He pointed specifically to the corner of H Street and State Route 543. Sorenson also looked at some potential for office and institutional use of the land, which he qualified as secondary.

In her presentation to the committee Bassuk presented three possible land-use diagrams incorporating the additional retail and industrial demand.

The first option would be to leave the 30-acre airport as is, with the land to the south and east meeting the demand for industrial land.
“You do have that space for the industrial demand but you don’t have a great site for the retail,” Bassuk said.

In the second alternative, an expanded airport is shifted to the south, opening up an additional 10 acres for retail between the existing shopping center and the truck route. The industrial demand could be met along Odell Road, with 33 acres within city limits and 71 outside but in the city’s recognized urban growth area.

The third alternative, with the elimination of the airport, would see the same 10 acres of retail become available and 100 acres of industrial land could be created from the airport property and property to the east and south of the shopping mall.

Based on several days of interviews with both proponents and opponents of the airport, Bassuk said they identified certain priorities to rank the three alternatives by.

“Taxes and jobs were very highly rated,” she said, as was creating resources that support cottage industries. Less important was encouraging development that would not compete with downtown and protecting the airport in general. Aesthetics were also ranked as less important than economic benefits.

Bassuk said when they come back to the committee in July they will have begun to fill in the criteria chart, comparing the three land-use alternatives in terms of everything from jobs to public safety. ”We’re hoping to provide a framework and lay out some options and present them to the committee and for city council to make a decision,” she said. “It’s going to be a gray area and a judgment call but at least we can lay out all the information available.”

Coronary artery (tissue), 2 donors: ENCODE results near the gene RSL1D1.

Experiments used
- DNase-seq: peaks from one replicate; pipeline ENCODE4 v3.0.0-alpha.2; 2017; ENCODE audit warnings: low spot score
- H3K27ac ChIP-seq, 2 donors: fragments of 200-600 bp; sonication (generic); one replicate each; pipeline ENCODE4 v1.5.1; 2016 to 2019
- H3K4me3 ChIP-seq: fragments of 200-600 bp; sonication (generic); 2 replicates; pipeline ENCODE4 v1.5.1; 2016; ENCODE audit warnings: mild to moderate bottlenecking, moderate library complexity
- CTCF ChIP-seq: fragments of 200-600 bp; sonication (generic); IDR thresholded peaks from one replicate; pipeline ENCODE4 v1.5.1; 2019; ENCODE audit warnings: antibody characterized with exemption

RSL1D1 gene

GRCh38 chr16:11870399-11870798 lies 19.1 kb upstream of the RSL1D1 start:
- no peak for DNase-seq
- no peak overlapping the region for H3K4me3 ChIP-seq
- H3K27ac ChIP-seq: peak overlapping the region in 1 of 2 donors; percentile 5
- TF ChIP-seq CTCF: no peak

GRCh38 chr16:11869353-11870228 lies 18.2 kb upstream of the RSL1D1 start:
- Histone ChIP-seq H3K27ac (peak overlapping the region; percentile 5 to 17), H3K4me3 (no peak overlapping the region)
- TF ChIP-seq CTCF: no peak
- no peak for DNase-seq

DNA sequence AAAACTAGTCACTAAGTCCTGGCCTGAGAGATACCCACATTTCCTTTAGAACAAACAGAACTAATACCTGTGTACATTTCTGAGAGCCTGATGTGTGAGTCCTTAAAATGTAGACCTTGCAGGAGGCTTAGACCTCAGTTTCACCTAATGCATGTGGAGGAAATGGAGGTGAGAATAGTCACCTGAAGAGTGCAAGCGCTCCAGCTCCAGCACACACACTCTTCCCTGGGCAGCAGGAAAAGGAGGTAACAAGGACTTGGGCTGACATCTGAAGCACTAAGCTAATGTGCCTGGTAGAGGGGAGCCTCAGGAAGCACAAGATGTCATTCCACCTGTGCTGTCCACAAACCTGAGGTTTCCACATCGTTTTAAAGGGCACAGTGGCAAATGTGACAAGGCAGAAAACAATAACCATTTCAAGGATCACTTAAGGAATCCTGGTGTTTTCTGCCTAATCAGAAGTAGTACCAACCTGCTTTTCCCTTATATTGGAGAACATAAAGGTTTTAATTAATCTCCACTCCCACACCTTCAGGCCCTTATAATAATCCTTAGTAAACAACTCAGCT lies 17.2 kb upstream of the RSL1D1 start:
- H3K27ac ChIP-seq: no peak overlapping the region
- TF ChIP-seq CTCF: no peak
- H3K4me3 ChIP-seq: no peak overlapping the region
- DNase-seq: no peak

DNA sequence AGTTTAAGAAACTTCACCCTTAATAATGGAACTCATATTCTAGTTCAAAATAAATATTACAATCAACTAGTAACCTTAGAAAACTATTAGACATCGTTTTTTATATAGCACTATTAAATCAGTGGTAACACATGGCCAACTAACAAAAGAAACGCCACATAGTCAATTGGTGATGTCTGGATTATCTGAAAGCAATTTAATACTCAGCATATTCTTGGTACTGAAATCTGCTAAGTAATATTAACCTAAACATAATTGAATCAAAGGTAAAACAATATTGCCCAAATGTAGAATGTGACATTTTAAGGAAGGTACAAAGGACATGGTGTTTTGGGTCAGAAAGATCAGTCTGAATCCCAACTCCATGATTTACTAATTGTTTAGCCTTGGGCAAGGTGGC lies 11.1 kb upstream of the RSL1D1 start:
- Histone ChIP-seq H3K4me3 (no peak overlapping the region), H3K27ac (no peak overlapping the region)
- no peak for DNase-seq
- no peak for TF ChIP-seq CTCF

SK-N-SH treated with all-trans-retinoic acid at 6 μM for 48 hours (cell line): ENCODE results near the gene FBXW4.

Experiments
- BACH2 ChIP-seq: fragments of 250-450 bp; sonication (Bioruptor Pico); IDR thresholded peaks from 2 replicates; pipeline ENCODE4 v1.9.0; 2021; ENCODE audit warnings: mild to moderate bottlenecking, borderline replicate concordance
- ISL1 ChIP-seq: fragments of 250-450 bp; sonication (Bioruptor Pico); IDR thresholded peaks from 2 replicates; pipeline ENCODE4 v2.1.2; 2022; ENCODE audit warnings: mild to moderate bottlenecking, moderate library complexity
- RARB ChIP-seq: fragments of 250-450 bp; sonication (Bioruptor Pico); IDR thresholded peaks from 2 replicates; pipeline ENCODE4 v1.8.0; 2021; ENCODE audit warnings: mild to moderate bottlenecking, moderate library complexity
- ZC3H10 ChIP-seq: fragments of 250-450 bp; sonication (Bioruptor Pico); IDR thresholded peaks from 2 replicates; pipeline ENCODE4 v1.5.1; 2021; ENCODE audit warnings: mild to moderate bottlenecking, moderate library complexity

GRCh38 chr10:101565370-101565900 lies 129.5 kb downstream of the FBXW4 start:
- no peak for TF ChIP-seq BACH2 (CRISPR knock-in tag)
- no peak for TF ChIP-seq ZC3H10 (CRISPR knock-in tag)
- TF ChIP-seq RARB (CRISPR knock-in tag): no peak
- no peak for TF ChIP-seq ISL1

Committee member David Vargo asked that the committee get together for a discussion of the material presented and the criteria being used prior to the next meeting with consultants. “Let’s make sure we’re asking the right questions,” he said.

That meeting will be June 14, and consultants will make their next presentation in July. Vargo also asked that consultants get a better understanding of projects currently in development that would modify the conclusions they were drawing from 2003 industrial land-use numbers. “Commercial growth right now is huge,” he said. “Every piece of land up the I-5 corridor has either been purchased or is in feasibility study.”

From the audience, Eugene Klein, owner of 48 acres south of the current airport property, asked simply that the city decide and do it quickly. “You can’t keep dragging it out for years and no one knows what’s going on,” he said.

Klein had echoed what Bassuk identified as a common concern from all sides of the airport question. “The lack of decision, this back and forth about what to do with the site, that has perhaps the most negative impact,” Bassuk said. “The hope with this study is the city can move beyond that.”